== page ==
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Imagining a Chicago With No Fire; California's Singles Housing

Welcome to Curbed's weekly roundup of architecture, real estate, and urban planning-related feature stories. Please be in touch if you have a story to recommend.

1. What if Chicago's 1871 Great Fire had never happened? Curious City breaks this what-if down into a fascinating exploration of how the city's neighborhoods, architectural styles, and reputation might be different without the famed fire that destroyed 18,000 buildings.

"The Loop would not have become a series of skyscraper canyons," Lowe says. "There may have been more green spaces in downtown Chicago. … The square in which the courthouse sat had trees, and the old houses had gardens and lawns with shrubbery and trees. Indeed, in some ways, we might have had a more humane metropolis. … How nice it would have been to have green oases in the heart of the Loop." 2. Gary Barnett is the man behind One57, the glassy tower that will become the tallest residential structure in the Western Hemisphere. But he's not your typical New York City developer, as Bloomberg Businessweek explains:

Typically, New York real estate developers aspire to emulate their wealthy clients. They buy homes on Park Avenue. They summer in the Hamptons. Barnett lives in a two-story house in middle-class Richmond Hill, Queens, with his second wife, Ayala, who together have 10 children. (His first wife, Evelyn Muller, died of cancer in 1998.) He vacations in the Poconos, a place that advertises its charms on local television. "My kids like it," Barnett says. "It's nice and quiet." People who have worked closely with Barnett say he's more attracted to the cerebral side of his profession. They say he loves assembling land and development rights, often in secret, and using them to construct unexpectedly large and lucrative projects such as One57. Barnett's often working on many of them at the same time. "He's a chess player," says Leonard Steinberg, president of Urban Compass, a real estate brokerage in the city. "He doesn't make one move at a time. He makes multiple moves." 3. In the 1960s and 1970s, as baby boomers reached adulthood, the country's available real estate stock needed to change to make room for this new demographic. Places explores the rise of the singles apartment complex in California during that era:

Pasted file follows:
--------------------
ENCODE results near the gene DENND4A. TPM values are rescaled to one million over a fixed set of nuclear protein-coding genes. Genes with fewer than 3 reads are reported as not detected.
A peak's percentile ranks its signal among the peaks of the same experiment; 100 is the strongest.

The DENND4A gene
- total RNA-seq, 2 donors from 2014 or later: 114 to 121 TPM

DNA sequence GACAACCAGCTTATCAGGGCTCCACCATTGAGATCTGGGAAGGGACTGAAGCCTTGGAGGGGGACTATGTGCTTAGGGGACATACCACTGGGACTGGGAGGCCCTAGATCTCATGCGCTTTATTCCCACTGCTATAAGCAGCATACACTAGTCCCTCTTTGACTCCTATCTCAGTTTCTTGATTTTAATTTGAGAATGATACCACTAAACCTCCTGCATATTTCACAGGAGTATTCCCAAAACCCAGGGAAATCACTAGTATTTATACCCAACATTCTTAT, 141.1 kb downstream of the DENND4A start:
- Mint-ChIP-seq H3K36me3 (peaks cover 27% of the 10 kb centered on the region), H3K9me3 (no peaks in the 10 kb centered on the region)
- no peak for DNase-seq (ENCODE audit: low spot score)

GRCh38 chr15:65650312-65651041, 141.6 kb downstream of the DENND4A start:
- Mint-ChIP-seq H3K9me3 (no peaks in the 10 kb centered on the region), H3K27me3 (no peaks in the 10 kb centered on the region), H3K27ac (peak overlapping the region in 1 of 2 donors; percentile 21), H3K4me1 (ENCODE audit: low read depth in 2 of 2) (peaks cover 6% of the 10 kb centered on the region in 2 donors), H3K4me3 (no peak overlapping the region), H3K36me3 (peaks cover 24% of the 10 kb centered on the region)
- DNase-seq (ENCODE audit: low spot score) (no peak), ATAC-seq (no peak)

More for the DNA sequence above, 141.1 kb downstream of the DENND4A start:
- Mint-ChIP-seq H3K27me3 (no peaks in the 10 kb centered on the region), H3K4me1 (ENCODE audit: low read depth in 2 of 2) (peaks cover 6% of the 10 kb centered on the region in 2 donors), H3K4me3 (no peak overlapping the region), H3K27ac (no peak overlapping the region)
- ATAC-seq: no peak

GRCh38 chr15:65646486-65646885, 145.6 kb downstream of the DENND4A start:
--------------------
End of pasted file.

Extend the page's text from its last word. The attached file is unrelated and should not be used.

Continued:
It was the effort to attract female tenants that spurred one landlord after another to introduce innovations in the garden-style apartment. Some of these innovations involved interior planning. By the mid-1950s, most U.S. builders were configuring apartments as either studios or compact one-bedrooms. These suited professional men, but were usually beyond the means of young working women, who could only afford to live with roommates; in addition, women often preferred shared living for reasons of safety and propriety…As the Los Angeles Times put it in a story in the late '50s on the new complexes, shared arrangements allayed "the fears of parents who have seen their 'baby' leave the fold." To better accommodate women, landlords began to feature apartments with "dressing rooms" (a.k.a., walk-in closets) and extra half-bathrooms. 4. New Yorkers have no shortage of complaints about Midtown transit hub Penn Station, but one architect and professor takes an Awl writer on a tour to explain how Penn Station became the mess that it is—and some of the ways in which its design actually does work:

Today, Lewis continued, "in a bizarre conflation of nostalgia and futurism, we want our stations to harken back to the golden age of public transportation on fiscal budgets that don't necessarily allow it." The thing about these huge central atriums that Penn had and Grand Central has, though, is that while they are grand, they are also awkward, as in not efficient. "I would argue that Penn Station works extraordinarily well," Lewis said. Better, in many ways, than Grand Central, where the main concourse is clogged with tourists taking pictures, interrupting the flow. · Recommended Reading archive [Curbed]